Wednesday, March 31, 2010

Interview with Paul Allan Ballard

How did you get involved in sketch cards/What was your first sketch card job?
I had been doing freelance for a little while on the side not really getting anywhere with it and trying to break into the world of sketch cards. With some great and much appreciated help and advice from Cat Staggs and Grant Gould, I ended up working on the first season of NBC Heroes cards.

How do you feel about working on such a small surface/how do you approach it?
At first the small surface was very daunting, but scarier was the fact that there was a limited amount of cards, leading to not being able to make any mistakes. When I'm working on something there's always a huge pile of wadded up paper next to me of all these various sketches trying to get the drawing right. With sketch cards I do the same thing, working out the problems before I even approach the card. When it's time to make the actual marks on the card, I have it already plotted out and understand how the markers are going to blend. That said I still make mistakes and it's a battle with myself to make the cards still dynamic after all the prep work.

How do you feel about the entire process?
I love the idea of working in all these various sandboxes. What other job would you get the chance to draw everything from giant robots to elves, to spaceships, to evil nazis? When I'm doing my cards, I try to think about the person on the other end opening the package for the first time. I remember how excited I was opening packs as a kid; a sketch card would have blown me away. It's that kid I do the cards for.

Have you done any of the larger incentive cards? Would you like to?No I haven't, sounds interesting though.

Do you have a lot of contact with collectors regarding your cards?

Yeah lots of contact with collectors and that's really what makes the all nighters all worth it.

How do you feel about some collectors wanting more detailed cards versus what sketch card artists are paid to work on the cards?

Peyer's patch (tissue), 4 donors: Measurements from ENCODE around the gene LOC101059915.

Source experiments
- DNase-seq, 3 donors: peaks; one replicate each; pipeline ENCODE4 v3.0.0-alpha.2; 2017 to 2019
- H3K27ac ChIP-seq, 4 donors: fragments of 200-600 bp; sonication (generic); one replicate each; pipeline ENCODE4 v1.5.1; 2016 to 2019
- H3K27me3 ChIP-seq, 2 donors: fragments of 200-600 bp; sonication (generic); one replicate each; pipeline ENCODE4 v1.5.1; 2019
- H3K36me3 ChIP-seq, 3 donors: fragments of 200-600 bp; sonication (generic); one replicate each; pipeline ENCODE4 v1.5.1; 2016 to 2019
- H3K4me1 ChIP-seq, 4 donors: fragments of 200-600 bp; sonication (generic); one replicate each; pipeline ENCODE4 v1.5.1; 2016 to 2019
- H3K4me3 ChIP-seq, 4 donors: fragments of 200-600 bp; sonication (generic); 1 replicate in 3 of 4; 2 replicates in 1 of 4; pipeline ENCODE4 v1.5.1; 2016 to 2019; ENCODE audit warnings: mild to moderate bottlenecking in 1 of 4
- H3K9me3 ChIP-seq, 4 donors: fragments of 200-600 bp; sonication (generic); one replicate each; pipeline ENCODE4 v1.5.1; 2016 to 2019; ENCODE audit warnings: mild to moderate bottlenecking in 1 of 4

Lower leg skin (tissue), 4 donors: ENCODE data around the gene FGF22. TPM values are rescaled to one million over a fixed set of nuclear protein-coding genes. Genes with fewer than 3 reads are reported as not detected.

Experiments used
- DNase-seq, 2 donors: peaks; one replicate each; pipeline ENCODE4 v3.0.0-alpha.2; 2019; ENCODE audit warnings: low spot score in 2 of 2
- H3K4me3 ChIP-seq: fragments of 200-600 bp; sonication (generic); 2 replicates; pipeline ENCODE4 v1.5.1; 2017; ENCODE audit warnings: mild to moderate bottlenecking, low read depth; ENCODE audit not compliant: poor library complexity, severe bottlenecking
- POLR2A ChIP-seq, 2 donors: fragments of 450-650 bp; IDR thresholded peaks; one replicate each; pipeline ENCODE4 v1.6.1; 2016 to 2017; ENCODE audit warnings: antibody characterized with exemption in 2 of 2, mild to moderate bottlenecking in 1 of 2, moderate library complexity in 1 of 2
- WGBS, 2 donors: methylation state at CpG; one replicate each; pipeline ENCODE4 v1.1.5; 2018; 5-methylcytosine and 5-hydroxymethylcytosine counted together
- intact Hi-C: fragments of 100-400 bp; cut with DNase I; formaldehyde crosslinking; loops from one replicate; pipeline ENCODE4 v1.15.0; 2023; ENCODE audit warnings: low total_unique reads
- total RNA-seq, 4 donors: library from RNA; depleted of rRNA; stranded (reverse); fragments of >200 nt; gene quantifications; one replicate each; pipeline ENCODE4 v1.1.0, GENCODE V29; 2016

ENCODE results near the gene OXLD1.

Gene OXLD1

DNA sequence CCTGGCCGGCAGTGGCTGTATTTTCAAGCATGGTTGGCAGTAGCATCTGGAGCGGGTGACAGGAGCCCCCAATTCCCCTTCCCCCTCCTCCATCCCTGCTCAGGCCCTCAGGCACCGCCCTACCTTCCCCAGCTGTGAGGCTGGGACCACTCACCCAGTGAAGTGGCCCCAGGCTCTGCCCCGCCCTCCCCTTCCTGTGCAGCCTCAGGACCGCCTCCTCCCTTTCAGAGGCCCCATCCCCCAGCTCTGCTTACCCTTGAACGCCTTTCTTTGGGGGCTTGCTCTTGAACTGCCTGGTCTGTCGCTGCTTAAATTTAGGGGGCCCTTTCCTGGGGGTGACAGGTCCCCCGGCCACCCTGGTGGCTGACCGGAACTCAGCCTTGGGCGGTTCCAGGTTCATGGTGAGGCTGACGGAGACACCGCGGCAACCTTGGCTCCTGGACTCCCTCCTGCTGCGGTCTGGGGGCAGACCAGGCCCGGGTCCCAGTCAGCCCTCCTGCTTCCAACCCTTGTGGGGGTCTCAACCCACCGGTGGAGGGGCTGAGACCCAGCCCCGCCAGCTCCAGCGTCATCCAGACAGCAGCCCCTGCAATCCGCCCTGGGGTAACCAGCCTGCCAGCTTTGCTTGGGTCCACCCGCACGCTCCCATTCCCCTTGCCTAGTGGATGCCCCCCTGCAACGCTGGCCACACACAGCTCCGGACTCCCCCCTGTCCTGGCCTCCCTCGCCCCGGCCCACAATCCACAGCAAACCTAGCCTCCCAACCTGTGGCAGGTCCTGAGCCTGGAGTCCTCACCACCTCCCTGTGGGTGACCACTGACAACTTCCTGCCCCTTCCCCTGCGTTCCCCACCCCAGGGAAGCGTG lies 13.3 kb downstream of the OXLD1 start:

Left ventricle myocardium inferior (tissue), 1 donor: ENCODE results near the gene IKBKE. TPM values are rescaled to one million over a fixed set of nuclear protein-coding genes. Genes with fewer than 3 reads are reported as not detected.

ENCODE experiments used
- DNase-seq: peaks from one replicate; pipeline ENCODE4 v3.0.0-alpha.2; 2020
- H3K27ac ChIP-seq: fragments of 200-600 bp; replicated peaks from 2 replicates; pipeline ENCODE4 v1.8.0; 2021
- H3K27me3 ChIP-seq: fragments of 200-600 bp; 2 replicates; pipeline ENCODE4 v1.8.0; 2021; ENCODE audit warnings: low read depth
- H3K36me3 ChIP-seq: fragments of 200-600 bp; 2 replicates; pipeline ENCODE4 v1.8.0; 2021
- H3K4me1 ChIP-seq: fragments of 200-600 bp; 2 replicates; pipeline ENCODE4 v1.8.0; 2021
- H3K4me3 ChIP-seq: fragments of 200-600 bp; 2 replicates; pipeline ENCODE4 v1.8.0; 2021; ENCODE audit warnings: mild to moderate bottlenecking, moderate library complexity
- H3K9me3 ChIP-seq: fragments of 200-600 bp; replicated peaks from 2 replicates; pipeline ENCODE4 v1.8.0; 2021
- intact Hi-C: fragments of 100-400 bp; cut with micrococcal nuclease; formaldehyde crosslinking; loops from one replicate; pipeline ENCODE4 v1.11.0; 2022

Well I'll admit this is a battle for me. I put way more into the cards than what I feel I should be getting paid. But I've been using these cards as promotion of showing what I do. So I see these more as calling cards of my abilities. Hopefully it gets me more work in the long run. It's one reason I created the sketchier vehicle style (heavily influenced by Joe Johnston and Doug Chiang),because I could do those much faster.

Have you had any bad experiences with collectors?
The collectors have been awesome. Lots of them have been very patient with me and that rocks. It's been crazy juggling work with commissions and I really feel like I'm just learning how to make this all work.

Do you feel that your cards are consistently collectible or does it depend on what set you do?
It's very interesting, sets vary all the time. But that said, I'm glad to do something like Voltron and bring in different people to my cards.

Has your career as an artist benefited from doing sketch card work?
I would say definitely yes. I had been plugging away at various projects and my name was slowly getting out there, but when I started doing LOTR cards and Star Wars, people started recognizing what I do. I'm very grateful for this opportunity.

What was the most difficult sketch card set you have worked on to date?
The Clone Wars widevision set was very challenging. As with other animated projects I wanted to approach it with my style. It was a lot of fun translating the characters, but lots of hours involved.
Also I had become very interested in the history of Topps, particularly a 1950's card set about the Korean War called "Freedom's War". I had a goal to invoke similar colour palettes and compositions with the Clone Wars. So there was lots of practice getting the feel just right. Hopefully when you look at those cards you'll get this retro feel of a war from the past.

Are there any cards that you are particularly proud of?
Those CW Widevisions hold a place in my heart, but my favorite cards to do were the Flying Wing from Raiders, soaring above the pyramids and the skyhoppers in Beggar's canyon, something we never got to see in in the movies. Plus I really enjoyed doing the treasures of Indiana Jones. I did just one of each, one ark, one staff of Ra, etc... Then I used real gold leaf to add to the card. I saw them as little treasures to be unearthed.... or unwrapped in this case.

Some companies provide return cards for working on sketch card sets. Do you keep any of the cards returned to you?
Nope, I wish I could sometimes.

Do you see yourself continuing with sketch card sets?
I have a set coming up, but I think I'm going to start cutting back on sketch cards. I love them and will probably always do them to some extent, but it takes a lot out of me and I'm anxious to getting the chance to work on my own projects. Maybe someday there will be a sketchcard set for my characters.

Is there any advice you would like to give to people wanting to break into the sketch card ‘biz’?
Draw every day and bring something new to the card business. There are a lot artists doing hyper realistic images, but the key is to be unique and have your own voice. I'm always struggling to add the touch of uniqueness to the card, sometimes it works, sometimes it doesn't.

Where can people see more of your work?
You can check out and click on my journal to see what I'm doing currently. I have some big projects coming up later in the year including some personal projects that I'm very excited about.

Thank you so much for your time, Paul!!

No comments:

Post a Comment